Edmund Rostand's play Cyrano de Bergerac, transplanted to Japan. A poet-warrior with an oversized nose (matched only by his great heart) loves a lady. But she sees him only as a friend, so ... See full summary »
The mother of a feudal lord's only heir is kidnapped away from her husband by the lord. The husband and his samurai father must decide whether to accept the unjust decision, or risk death to get her back.
Shinpachi, a poor samurai with no prospects, gets in an argument with Magodayu, a high-ranking officer, resulting in an illegal duel and Magodayu's death. To save face for both familes, ... See full summary »
Feudal Japan. Kamo Serizawa and Isami Kondo turn a collection of student fencers into a band of assassins known as the Shinsen Group, devoted to the Tokugawa shogunate and to an elegant ... See full summary »
The legend of the birth of Shintoism. In Fourth Century Japan, the Emperor Keikoh's son Ouso expects to succeed his father on the throne, but Otomo, the Emperor's vassal, prefers Ouso's ... See full summary »
Edmund Rostand's play Cyrano de Bergerac, transplanted to Japan. A poet-warrior with an oversized nose (matched only by his great heart) loves a lady. But she sees him only as a friend, so he helps another man to woo her by giving him the poetry of his own heart. Written by
Jim Beaver <email@example.com>
When Komaki (Toshirô Mifune) is telling Lady Ochii of the recent events at the end of the film, he mentions that on April 13th Miyamoto Musashi defeated Kojiro Sasaki in a duel. Mifune actually played Musashi in 4 different films: Kanketsu Sasaki Kojiro - Ganryu-to Ketto, Miyamoto Musashi, Zoku Miyamoto Musashi: Ichijôji no kettô and Miyamoto Musashi kanketsuhen: kettô Ganryûjima (the last 3 movies comprising the Samurai trilogy). See more »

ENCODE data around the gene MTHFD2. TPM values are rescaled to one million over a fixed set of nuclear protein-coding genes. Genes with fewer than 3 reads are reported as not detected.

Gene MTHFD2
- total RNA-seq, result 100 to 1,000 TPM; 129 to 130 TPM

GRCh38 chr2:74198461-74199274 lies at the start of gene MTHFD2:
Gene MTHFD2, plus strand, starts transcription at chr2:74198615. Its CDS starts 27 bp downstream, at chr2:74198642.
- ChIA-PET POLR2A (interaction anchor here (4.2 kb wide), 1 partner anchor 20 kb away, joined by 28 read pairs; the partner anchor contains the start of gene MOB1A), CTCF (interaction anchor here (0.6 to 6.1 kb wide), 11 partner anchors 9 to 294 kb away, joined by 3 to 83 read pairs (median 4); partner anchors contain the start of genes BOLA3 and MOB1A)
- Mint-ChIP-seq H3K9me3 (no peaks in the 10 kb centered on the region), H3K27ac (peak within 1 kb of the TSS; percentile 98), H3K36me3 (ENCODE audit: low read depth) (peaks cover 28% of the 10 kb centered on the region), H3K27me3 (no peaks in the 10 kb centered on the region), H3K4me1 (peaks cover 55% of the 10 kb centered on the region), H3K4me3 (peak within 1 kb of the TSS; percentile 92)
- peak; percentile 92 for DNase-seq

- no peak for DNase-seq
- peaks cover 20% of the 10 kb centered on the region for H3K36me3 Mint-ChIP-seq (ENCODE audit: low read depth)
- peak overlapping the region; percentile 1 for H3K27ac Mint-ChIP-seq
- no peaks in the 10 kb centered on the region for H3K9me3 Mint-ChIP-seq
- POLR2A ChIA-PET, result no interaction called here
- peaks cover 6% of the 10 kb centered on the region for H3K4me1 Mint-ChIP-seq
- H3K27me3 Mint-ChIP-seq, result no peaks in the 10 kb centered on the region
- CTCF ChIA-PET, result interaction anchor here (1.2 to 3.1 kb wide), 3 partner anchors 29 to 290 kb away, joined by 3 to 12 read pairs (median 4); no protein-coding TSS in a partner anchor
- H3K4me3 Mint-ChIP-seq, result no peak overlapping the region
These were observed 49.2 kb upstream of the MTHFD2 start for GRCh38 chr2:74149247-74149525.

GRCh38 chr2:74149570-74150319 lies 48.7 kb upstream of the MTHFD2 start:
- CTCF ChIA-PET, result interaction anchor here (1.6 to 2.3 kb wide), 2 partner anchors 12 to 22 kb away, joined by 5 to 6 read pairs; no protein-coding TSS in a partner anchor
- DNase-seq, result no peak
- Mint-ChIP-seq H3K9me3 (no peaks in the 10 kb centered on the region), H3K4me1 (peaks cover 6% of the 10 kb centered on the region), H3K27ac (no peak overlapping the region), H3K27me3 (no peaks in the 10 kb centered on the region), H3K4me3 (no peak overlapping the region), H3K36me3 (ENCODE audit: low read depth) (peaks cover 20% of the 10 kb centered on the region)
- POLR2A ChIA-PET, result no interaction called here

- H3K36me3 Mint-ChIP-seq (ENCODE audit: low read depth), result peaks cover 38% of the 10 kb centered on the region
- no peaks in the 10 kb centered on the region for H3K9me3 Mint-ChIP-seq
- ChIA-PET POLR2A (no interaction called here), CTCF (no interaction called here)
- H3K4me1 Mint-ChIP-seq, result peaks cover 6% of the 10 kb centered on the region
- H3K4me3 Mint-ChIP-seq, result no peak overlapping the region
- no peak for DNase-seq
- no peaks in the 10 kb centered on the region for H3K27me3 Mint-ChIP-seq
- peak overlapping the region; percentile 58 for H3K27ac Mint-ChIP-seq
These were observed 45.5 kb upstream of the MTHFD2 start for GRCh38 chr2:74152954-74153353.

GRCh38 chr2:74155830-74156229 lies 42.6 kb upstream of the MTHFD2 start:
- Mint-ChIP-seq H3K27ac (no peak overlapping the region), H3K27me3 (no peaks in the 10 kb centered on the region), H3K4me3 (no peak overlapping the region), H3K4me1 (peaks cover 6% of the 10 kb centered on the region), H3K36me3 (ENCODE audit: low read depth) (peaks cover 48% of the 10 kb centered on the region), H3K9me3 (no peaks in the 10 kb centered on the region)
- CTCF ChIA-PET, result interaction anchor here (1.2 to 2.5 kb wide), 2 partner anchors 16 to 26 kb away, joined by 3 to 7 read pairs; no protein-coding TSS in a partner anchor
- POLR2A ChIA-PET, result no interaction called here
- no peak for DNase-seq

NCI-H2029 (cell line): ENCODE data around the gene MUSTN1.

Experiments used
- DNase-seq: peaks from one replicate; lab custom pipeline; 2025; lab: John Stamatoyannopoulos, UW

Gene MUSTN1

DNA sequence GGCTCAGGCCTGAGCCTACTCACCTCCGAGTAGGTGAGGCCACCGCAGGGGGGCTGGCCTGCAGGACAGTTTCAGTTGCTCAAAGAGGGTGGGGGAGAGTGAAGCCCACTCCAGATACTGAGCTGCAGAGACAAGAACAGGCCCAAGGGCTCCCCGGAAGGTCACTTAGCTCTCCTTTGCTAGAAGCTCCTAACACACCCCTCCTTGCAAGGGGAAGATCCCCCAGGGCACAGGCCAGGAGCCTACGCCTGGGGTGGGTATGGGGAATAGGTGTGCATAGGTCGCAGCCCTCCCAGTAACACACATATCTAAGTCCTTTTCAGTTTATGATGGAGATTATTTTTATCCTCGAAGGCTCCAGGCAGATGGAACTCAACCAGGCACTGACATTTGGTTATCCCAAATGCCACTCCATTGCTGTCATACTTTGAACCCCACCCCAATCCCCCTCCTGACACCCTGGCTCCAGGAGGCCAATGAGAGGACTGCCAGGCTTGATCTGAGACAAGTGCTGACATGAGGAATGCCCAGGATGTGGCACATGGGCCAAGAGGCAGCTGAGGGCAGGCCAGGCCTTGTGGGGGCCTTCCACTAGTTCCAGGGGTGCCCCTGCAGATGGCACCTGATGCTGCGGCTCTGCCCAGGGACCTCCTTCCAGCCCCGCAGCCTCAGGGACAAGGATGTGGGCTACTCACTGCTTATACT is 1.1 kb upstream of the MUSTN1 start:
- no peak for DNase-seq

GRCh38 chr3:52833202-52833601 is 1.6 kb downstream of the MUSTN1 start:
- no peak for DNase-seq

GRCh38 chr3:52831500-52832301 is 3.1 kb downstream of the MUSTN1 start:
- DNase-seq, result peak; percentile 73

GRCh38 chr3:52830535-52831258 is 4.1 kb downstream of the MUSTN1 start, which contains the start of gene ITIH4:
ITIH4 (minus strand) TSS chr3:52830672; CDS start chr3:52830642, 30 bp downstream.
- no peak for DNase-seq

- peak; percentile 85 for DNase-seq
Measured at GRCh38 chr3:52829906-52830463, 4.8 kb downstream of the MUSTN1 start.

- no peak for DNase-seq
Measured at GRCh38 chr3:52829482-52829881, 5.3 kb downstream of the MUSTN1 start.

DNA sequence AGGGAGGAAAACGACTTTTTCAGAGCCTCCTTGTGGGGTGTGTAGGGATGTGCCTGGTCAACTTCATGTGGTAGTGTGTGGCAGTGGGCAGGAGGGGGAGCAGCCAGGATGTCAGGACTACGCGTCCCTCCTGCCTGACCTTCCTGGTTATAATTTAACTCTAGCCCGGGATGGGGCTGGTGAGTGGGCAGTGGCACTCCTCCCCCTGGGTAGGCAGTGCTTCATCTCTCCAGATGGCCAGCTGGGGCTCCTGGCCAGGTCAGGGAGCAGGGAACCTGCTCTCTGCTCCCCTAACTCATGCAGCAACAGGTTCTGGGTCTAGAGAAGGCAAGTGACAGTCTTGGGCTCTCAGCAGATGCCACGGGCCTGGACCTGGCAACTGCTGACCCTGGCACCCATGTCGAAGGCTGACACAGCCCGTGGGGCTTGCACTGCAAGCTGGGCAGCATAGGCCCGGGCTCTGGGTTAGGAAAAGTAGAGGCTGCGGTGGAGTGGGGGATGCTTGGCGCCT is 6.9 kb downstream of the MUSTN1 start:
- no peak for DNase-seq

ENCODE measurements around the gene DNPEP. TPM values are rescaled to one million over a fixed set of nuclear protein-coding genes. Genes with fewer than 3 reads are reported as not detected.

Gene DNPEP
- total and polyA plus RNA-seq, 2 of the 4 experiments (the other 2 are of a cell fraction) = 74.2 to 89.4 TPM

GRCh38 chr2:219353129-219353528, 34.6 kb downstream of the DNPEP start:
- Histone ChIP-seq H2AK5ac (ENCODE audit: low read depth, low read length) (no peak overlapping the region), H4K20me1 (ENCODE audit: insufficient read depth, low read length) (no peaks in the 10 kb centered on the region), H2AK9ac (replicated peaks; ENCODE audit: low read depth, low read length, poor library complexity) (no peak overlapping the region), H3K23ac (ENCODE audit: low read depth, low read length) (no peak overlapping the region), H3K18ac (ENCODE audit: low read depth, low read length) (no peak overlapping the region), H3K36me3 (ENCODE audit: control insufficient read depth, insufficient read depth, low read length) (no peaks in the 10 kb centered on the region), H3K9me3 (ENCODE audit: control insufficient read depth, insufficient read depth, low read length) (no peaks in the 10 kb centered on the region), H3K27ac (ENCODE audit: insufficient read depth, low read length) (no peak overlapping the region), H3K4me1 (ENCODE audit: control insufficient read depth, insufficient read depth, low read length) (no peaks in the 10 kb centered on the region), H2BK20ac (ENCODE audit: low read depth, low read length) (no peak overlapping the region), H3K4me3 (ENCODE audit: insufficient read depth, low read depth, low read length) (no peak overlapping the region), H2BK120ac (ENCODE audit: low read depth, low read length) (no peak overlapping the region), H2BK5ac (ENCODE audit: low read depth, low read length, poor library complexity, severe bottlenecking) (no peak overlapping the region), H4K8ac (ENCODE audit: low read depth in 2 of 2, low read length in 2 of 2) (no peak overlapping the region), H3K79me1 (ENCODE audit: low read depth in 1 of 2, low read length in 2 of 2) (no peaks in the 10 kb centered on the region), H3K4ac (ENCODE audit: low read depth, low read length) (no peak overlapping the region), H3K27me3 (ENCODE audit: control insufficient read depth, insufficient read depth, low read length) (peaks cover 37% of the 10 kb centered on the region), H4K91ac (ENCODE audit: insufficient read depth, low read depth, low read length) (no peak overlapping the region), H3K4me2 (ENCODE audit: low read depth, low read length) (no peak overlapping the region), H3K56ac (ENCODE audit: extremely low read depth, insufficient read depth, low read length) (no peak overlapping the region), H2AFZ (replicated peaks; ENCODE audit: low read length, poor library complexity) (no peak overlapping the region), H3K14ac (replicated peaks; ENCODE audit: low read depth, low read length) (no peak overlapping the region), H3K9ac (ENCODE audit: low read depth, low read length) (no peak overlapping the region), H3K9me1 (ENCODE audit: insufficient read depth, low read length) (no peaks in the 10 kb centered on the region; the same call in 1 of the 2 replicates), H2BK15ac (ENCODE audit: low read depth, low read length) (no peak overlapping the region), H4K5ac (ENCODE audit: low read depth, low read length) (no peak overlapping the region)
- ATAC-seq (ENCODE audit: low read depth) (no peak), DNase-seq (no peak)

I really enjoyed this movie. Mifune (as Heihachiro) is a powerhouse throughout the movie in the lead role and has remarkable presence in all of his scenes. The first part of the movie is a little slow, but the movie begins to pick up half way through as the relationship between Heihachiro and Jutaro (Akira Takarada) develops.
There are some great moments you don't want to miss, especially the scenes between Mifune and Yôko Tsukasa. In one particular scene, he is covertly expressing his feelings for Lady Ochii, and it is extremely powerful. This is a solid overall Samurai flick, although it is a little light on the action and heavier on story.
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